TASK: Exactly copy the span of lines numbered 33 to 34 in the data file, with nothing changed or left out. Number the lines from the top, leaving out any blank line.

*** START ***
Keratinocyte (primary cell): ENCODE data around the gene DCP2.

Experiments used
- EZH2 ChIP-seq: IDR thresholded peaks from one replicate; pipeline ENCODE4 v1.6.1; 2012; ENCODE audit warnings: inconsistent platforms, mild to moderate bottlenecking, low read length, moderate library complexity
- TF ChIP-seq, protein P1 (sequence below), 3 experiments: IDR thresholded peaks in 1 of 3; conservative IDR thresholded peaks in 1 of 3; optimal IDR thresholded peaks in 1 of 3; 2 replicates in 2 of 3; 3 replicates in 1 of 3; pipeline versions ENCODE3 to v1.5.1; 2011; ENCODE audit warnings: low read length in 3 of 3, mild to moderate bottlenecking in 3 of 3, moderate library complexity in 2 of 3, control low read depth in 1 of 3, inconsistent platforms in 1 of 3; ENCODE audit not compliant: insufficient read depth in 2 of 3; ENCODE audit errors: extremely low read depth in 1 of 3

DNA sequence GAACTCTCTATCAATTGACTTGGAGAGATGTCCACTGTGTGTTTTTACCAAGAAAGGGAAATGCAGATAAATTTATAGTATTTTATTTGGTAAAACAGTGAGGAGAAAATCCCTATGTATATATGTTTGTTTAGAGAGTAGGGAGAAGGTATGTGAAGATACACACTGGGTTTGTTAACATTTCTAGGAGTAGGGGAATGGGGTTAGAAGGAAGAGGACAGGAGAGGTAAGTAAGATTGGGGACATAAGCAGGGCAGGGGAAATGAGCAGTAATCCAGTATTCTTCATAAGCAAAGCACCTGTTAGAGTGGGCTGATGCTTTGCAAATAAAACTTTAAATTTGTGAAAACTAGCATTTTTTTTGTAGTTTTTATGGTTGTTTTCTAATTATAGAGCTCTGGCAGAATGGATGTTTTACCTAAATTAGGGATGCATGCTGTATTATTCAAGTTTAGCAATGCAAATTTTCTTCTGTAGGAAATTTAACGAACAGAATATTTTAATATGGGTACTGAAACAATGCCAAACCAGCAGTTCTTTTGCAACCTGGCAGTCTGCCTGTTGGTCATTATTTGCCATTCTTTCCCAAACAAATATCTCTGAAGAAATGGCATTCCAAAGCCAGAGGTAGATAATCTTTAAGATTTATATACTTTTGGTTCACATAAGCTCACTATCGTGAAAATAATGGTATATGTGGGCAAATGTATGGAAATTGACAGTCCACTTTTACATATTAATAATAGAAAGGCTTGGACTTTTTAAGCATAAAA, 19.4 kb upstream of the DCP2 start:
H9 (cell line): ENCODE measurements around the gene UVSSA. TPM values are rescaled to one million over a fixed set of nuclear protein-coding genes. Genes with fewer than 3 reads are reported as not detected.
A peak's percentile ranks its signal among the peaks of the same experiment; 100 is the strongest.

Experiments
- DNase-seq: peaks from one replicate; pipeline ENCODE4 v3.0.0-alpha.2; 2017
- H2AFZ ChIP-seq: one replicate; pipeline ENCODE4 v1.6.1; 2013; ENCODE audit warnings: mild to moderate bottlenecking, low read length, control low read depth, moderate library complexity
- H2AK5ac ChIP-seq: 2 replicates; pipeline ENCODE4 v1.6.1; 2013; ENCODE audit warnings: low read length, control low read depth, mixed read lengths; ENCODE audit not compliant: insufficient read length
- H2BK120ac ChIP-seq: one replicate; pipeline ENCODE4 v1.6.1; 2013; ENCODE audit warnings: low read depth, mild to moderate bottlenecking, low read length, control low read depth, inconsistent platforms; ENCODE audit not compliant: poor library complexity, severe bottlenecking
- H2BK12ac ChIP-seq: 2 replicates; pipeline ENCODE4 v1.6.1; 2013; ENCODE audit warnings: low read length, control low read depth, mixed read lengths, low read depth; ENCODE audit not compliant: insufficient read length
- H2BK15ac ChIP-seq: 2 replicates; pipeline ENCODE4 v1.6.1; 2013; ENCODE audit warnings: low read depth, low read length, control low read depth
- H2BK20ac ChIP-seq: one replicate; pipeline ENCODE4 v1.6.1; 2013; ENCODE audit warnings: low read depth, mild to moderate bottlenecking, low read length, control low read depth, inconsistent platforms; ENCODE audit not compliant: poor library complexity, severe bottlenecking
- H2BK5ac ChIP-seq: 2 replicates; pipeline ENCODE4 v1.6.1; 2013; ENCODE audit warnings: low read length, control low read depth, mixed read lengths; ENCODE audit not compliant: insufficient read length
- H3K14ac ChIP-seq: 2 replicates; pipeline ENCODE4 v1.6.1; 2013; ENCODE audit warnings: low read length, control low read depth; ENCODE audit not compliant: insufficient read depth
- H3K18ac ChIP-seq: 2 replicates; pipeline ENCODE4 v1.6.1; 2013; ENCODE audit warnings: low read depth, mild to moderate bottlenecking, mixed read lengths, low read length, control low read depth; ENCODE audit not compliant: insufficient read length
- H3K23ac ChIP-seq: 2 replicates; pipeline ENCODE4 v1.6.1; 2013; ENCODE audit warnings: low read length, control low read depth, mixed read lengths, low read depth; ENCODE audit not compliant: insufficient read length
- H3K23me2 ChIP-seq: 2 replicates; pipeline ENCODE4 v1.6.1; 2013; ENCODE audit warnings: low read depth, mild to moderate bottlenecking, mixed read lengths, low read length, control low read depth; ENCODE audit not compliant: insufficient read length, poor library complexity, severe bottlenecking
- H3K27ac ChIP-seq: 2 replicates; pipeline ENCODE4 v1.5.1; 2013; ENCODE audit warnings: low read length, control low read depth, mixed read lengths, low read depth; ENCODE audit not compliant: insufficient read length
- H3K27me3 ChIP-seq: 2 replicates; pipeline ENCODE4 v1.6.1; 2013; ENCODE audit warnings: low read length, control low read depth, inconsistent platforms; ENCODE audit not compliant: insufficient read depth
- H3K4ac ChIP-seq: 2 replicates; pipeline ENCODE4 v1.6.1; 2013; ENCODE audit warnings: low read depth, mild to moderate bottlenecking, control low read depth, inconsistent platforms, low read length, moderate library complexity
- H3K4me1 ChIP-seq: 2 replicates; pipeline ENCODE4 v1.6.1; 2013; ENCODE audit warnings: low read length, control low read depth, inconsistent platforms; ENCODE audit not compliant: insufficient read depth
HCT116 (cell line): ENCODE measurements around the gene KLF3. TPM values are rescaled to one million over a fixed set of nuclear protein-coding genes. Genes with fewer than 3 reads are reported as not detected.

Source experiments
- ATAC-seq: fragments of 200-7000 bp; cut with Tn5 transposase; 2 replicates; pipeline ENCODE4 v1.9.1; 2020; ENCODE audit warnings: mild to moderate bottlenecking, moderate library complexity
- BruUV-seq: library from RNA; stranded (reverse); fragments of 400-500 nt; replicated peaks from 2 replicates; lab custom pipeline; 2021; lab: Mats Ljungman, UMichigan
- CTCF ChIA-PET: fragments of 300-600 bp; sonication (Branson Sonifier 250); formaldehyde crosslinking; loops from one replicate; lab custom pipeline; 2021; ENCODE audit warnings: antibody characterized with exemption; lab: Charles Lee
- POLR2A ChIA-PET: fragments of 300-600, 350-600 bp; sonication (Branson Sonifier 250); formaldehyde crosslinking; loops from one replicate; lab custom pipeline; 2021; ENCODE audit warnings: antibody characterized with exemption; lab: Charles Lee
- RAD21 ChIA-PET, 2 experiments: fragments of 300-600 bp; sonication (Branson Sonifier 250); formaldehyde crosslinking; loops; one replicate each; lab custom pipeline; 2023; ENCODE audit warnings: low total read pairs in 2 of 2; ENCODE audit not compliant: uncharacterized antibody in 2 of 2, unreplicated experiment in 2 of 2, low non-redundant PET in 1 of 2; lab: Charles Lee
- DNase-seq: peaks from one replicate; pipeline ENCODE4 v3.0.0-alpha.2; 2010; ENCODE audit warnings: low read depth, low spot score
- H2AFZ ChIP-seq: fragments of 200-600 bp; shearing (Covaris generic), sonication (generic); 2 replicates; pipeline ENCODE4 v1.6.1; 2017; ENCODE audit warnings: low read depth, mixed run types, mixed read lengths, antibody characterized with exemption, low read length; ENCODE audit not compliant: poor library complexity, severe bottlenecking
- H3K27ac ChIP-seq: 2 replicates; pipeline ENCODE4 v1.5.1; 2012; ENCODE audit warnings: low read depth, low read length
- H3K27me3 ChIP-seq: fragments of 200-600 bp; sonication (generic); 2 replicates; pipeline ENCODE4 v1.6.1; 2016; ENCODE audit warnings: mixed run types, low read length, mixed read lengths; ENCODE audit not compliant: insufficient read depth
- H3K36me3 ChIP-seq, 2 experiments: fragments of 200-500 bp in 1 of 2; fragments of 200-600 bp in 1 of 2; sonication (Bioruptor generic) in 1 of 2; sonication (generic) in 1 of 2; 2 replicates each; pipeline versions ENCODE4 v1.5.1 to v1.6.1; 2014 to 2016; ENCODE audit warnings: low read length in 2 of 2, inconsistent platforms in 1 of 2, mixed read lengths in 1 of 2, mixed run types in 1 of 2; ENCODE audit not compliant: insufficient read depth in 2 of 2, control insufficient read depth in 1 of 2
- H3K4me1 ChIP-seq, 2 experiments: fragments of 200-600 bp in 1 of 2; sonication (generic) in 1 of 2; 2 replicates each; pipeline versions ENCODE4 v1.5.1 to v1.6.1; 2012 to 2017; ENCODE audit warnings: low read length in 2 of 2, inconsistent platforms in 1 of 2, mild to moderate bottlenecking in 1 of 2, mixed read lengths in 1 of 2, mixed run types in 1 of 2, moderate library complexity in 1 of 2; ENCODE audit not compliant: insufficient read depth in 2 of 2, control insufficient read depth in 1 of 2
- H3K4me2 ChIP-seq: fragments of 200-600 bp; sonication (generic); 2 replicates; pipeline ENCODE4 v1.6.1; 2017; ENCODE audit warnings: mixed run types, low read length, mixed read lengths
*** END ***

- H2AFZ ChIP-seq: fragments of 200-600 bp; shearing (Covaris generic), sonication (generic); 2 replicates; pipeline ENCODE4 v1.6.1; 2017; ENCODE audit warnings: low read depth, mixed run types, mixed read lengths, antibody characterized with exemption, low read length; ENCODE audit not compliant: poor library complexity, severe bottlenecking
- H3K27ac ChIP-seq: 2 replicates; pipeline ENCODE4 v1.5.1; 2012; ENCODE audit warnings: low read depth, low read length